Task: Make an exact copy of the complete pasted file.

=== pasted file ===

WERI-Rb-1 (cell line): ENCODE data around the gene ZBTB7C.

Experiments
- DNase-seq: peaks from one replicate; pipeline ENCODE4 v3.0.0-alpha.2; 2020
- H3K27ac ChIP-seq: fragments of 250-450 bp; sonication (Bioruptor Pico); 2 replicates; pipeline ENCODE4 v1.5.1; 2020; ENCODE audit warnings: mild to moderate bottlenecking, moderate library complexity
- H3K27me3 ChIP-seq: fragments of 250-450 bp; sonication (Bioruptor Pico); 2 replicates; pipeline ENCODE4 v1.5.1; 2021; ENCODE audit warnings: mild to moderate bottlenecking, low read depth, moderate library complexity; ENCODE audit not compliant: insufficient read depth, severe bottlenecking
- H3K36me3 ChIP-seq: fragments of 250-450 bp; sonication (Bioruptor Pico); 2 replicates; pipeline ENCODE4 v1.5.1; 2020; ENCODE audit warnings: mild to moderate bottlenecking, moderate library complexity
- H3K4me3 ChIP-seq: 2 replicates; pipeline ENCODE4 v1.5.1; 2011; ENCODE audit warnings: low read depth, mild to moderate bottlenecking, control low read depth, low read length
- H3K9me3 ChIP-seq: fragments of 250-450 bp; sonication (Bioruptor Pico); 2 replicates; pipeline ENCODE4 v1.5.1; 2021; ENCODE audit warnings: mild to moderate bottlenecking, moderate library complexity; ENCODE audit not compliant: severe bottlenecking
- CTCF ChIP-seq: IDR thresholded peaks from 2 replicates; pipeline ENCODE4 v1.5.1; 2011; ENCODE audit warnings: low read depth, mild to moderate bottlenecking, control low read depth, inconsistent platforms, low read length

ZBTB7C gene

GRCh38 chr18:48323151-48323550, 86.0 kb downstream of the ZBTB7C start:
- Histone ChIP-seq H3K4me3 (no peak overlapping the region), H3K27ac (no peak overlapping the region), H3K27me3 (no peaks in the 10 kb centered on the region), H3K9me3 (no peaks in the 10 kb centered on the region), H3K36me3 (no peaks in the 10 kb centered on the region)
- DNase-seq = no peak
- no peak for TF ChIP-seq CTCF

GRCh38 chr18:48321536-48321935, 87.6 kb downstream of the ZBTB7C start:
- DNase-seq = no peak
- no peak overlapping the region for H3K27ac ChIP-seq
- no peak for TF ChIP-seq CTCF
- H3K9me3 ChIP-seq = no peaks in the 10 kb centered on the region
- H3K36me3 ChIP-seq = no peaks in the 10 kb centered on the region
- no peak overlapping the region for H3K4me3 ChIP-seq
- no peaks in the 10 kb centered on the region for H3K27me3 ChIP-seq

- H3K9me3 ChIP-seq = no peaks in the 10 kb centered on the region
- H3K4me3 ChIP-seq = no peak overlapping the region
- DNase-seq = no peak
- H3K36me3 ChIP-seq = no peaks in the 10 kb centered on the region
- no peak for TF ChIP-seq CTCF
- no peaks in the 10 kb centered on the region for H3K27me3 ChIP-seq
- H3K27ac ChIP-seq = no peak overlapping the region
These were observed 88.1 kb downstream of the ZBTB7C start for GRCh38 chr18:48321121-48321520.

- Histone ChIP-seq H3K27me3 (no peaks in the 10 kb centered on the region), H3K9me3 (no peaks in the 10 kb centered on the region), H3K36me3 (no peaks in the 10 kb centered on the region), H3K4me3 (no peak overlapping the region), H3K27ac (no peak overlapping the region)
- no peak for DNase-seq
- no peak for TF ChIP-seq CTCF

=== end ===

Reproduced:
WERI-Rb-1 (cell line): ENCODE data around the gene ZBTB7C.

Experiments
- DNase-seq: peaks from one replicate; pipeline ENCODE4 v3.0.0-alpha.2; 2020
- H3K27ac ChIP-seq: fragments of 250-450 bp; sonication (Bioruptor Pico); 2 replicates; pipeline ENCODE4 v1.5.1; 2020; ENCODE audit warnings: mild to moderate bottlenecking, moderate library complexity
- H3K27me3 ChIP-seq: fragments of 250-450 bp; sonication (Bioruptor Pico); 2 replicates; pipeline ENCODE4 v1.5.1; 2021; ENCODE audit warnings: mild to moderate bottlenecking, low read depth, moderate library complexity; ENCODE audit not compliant: insufficient read depth, severe bottlenecking
- H3K36me3 ChIP-seq: fragments of 250-450 bp; sonication (Bioruptor Pico); 2 replicates; pipeline ENCODE4 v1.5.1; 2020; ENCODE audit warnings: mild to moderate bottlenecking, moderate library complexity
- H3K4me3 ChIP-seq: 2 replicates; pipeline ENCODE4 v1.5.1; 2011; ENCODE audit warnings: low read depth, mild to moderate bottlenecking, control low read depth, low read length
- H3K9me3 ChIP-seq: fragments of 250-450 bp; sonication (Bioruptor Pico); 2 replicates; pipeline ENCODE4 v1.5.1; 2021; ENCODE audit warnings: mild to moderate bottlenecking, moderate library complexity; ENCODE audit not compliant: severe bottlenecking
- CTCF ChIP-seq: IDR thresholded peaks from 2 replicates; pipeline ENCODE4 v1.5.1; 2011; ENCODE audit warnings: low read depth, mild to moderate bottlenecking, control low read depth, inconsistent platforms, low read length

ZBTB7C gene

GRCh38 chr18:48323151-48323550, 86.0 kb downstream of the ZBTB7C start:
- Histone ChIP-seq H3K4me3 (no peak overlapping the region), H3K27ac (no peak overlapping the region), H3K27me3 (no peaks in the 10 kb centered on the region), H3K9me3 (no peaks in the 10 kb centered on the region), H3K36me3 (no peaks in the 10 kb centered on the region)
- DNase-seq = no peak
- no peak for TF ChIP-seq CTCF

GRCh38 chr18:48321536-48321935, 87.6 kb downstream of the ZBTB7C start:
- DNase-seq = no peak
- no peak overlapping the region for H3K27ac ChIP-seq
- no peak for TF ChIP-seq CTCF
- H3K9me3 ChIP-seq = no peaks in the 10 kb centered on the region
- H3K36me3 ChIP-seq = no peaks in the 10 kb centered on the region
- no peak overlapping the region for H3K4me3 ChIP-seq
- no peaks in the 10 kb centered on the region for H3K27me3 ChIP-seq

- H3K9me3 ChIP-seq = no peaks in the 10 kb centered on the region
- H3K4me3 ChIP-seq = no peak overlapping the region
- DNase-seq = no peak
- H3K36me3 ChIP-seq = no peaks in the 10 kb centered on the region
- no peak for TF ChIP-seq CTCF
- no peaks in the 10 kb centered on the region for H3K27me3 ChIP-seq
- H3K27ac ChIP-seq = no peak overlapping the region
These were observed 88.1 kb downstream of the ZBTB7C start for GRCh38 chr18:48321121-48321520.

- Histone ChIP-seq H3K27me3 (no peaks in the 10 kb centered on the region), H3K9me3 (no peaks in the 10 kb centered on the region), H3K36me3 (no peaks in the 10 kb centered on the region), H3K4me3 (no peak overlapping the region), H3K27ac (no peak overlapping the region)
- no peak for DNase-seq
- no peak for TF ChIP-seq CTCF